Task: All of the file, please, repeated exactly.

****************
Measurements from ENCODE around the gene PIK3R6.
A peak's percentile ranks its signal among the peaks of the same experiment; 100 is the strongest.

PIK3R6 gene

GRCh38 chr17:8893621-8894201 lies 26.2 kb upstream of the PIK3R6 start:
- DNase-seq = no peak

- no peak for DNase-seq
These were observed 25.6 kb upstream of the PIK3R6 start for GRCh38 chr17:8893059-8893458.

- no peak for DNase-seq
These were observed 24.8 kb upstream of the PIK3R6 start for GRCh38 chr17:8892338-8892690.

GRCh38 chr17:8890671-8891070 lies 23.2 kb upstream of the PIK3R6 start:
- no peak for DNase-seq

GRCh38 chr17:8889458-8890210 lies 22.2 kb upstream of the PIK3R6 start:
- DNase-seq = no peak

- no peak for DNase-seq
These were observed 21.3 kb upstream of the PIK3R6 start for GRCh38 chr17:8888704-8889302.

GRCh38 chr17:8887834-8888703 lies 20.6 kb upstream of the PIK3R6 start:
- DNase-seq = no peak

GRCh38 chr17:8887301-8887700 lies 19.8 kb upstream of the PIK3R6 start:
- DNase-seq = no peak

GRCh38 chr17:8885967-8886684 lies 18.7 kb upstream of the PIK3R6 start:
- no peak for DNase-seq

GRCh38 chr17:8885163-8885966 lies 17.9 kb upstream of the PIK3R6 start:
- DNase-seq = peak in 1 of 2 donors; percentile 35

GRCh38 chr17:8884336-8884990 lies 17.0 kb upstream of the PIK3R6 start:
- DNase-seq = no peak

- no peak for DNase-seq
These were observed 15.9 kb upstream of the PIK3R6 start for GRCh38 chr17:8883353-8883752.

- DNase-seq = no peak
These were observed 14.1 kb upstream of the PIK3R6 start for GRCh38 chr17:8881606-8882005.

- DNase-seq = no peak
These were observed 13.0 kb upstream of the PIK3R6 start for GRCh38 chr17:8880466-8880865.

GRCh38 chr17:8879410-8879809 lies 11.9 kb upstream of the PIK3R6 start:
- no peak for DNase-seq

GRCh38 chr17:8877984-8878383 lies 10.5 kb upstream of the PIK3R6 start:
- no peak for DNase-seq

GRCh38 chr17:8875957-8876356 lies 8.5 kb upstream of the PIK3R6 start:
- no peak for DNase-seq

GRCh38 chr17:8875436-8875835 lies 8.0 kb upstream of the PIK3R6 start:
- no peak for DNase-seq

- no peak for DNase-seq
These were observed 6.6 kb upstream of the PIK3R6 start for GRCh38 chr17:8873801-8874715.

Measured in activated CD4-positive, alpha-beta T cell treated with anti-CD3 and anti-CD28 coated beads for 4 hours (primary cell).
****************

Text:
Measurements from ENCODE around the gene PIK3R6.
A peak's percentile ranks its signal among the peaks of the same experiment; 100 is the strongest.

PIK3R6 gene

GRCh38 chr17:8893621-8894201 lies 26.2 kb upstream of the PIK3R6 start:
- DNase-seq = no peak

- no peak for DNase-seq
These were observed 25.6 kb upstream of the PIK3R6 start for GRCh38 chr17:8893059-8893458.

- no peak for DNase-seq
These were observed 24.8 kb upstream of the PIK3R6 start for GRCh38 chr17:8892338-8892690.

GRCh38 chr17:8890671-8891070 lies 23.2 kb upstream of the PIK3R6 start:
- no peak for DNase-seq

GRCh38 chr17:8889458-8890210 lies 22.2 kb upstream of the PIK3R6 start:
- DNase-seq = no peak

- no peak for DNase-seq
These were observed 21.3 kb upstream of the PIK3R6 start for GRCh38 chr17:8888704-8889302.

GRCh38 chr17:8887834-8888703 lies 20.6 kb upstream of the PIK3R6 start:
- DNase-seq = no peak

GRCh38 chr17:8887301-8887700 lies 19.8 kb upstream of the PIK3R6 start:
- DNase-seq = no peak

GRCh38 chr17:8885967-8886684 lies 18.7 kb upstream of the PIK3R6 start:
- no peak for DNase-seq

GRCh38 chr17:8885163-8885966 lies 17.9 kb upstream of the PIK3R6 start:
- DNase-seq = peak in 1 of 2 donors; percentile 35

GRCh38 chr17:8884336-8884990 lies 17.0 kb upstream of the PIK3R6 start:
- DNase-seq = no peak

- no peak for DNase-seq
These were observed 15.9 kb upstream of the PIK3R6 start for GRCh38 chr17:8883353-8883752.

- DNase-seq = no peak
These were observed 14.1 kb upstream of the PIK3R6 start for GRCh38 chr17:8881606-8882005.

- DNase-seq = no peak
These were observed 13.0 kb upstream of the PIK3R6 start for GRCh38 chr17:8880466-8880865.

GRCh38 chr17:8879410-8879809 lies 11.9 kb upstream of the PIK3R6 start:
- no peak for DNase-seq

GRCh38 chr17:8877984-8878383 lies 10.5 kb upstream of the PIK3R6 start:
- no peak for DNase-seq

GRCh38 chr17:8875957-8876356 lies 8.5 kb upstream of the PIK3R6 start:
- no peak for DNase-seq

GRCh38 chr17:8875436-8875835 lies 8.0 kb upstream of the PIK3R6 start:
- no peak for DNase-seq

- no peak for DNase-seq
These were observed 6.6 kb upstream of the PIK3R6 start for GRCh38 chr17:8873801-8874715.

Measured in activated CD4-positive, alpha-beta T cell treated with anti-CD3 and anti-CD28 coated beads for 4 hours (primary cell).